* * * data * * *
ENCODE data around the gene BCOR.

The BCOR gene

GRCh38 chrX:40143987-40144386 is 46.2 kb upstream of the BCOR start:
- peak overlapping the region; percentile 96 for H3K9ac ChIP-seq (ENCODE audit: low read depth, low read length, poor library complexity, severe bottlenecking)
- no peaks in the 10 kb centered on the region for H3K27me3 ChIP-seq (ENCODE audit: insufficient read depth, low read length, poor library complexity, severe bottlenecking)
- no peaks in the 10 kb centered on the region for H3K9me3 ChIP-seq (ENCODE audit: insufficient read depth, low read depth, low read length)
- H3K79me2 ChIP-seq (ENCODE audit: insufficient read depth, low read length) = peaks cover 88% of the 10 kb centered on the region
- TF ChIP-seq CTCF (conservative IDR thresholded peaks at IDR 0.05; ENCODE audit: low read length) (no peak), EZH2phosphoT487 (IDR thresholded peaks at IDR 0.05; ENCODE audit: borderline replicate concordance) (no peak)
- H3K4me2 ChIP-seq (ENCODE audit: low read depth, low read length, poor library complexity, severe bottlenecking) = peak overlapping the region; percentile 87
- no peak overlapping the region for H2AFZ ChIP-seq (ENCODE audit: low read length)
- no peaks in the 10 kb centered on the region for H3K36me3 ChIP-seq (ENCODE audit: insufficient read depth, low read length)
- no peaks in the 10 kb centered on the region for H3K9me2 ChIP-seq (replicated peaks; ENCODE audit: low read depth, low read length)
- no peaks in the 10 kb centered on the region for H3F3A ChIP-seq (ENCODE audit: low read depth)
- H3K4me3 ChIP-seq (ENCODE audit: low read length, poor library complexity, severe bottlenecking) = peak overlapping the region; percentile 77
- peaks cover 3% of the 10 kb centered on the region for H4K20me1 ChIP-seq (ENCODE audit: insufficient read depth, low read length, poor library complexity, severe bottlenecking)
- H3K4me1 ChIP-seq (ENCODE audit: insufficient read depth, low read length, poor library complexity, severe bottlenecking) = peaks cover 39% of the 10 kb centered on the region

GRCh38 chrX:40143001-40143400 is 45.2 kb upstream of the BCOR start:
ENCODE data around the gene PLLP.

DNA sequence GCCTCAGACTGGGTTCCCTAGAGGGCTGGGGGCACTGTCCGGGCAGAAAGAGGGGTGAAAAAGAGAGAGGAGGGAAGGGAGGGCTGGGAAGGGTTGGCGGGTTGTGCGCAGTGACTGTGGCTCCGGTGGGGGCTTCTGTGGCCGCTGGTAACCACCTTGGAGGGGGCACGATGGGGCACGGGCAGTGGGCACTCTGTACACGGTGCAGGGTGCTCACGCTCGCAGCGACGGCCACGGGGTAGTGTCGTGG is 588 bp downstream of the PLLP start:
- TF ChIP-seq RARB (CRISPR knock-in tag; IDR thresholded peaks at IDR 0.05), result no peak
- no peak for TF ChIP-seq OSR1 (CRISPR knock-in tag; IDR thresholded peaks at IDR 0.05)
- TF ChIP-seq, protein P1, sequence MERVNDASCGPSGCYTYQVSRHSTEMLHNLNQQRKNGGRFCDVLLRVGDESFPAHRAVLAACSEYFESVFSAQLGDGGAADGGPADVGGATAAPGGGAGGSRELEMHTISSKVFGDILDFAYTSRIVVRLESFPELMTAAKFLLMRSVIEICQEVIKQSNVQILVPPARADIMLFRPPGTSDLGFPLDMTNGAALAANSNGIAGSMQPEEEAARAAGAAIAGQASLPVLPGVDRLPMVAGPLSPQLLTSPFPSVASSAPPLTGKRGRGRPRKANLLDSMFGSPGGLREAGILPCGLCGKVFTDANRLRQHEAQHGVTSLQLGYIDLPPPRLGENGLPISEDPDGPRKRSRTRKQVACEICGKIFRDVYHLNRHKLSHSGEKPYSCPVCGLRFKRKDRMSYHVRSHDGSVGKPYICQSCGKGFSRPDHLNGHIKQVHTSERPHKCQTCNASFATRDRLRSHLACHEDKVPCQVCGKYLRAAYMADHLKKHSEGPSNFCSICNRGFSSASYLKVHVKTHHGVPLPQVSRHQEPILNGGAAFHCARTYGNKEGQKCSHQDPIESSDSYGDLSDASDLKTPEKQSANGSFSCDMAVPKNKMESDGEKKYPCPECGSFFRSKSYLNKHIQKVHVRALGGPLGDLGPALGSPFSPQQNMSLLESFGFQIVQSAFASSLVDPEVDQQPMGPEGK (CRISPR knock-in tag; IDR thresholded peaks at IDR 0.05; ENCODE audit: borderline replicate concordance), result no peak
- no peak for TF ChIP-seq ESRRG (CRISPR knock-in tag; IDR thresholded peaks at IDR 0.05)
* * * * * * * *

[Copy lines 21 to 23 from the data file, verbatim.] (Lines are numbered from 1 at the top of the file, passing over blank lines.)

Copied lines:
- no peak for TF ChIP-seq OSR1 (CRISPR knock-in tag; IDR thresholded peaks at IDR 0.05)
- TF ChIP-seq, protein P1, sequence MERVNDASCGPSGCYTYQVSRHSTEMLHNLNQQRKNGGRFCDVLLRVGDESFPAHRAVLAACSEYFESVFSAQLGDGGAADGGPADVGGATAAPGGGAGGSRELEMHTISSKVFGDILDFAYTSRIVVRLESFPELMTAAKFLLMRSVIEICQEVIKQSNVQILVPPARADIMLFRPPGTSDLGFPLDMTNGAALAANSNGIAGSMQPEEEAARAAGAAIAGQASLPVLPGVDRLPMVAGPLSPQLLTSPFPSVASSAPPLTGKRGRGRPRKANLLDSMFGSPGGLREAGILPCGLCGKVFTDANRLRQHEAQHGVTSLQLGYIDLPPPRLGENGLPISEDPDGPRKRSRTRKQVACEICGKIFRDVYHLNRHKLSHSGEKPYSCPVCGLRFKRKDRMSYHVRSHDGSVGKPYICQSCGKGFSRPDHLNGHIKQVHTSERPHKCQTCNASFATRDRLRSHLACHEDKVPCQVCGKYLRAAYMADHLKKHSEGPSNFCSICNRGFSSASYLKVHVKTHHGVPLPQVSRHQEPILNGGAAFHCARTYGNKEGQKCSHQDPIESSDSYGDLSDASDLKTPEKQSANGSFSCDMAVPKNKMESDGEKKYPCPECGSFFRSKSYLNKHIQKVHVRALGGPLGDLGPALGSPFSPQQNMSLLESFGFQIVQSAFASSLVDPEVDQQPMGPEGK (CRISPR knock-in tag; IDR thresholded peaks at IDR 0.05; ENCODE audit: borderline replicate concordance), result no peak
- no peak for TF ChIP-seq ESRRG (CRISPR knock-in tag; IDR thresholded peaks at IDR 0.05)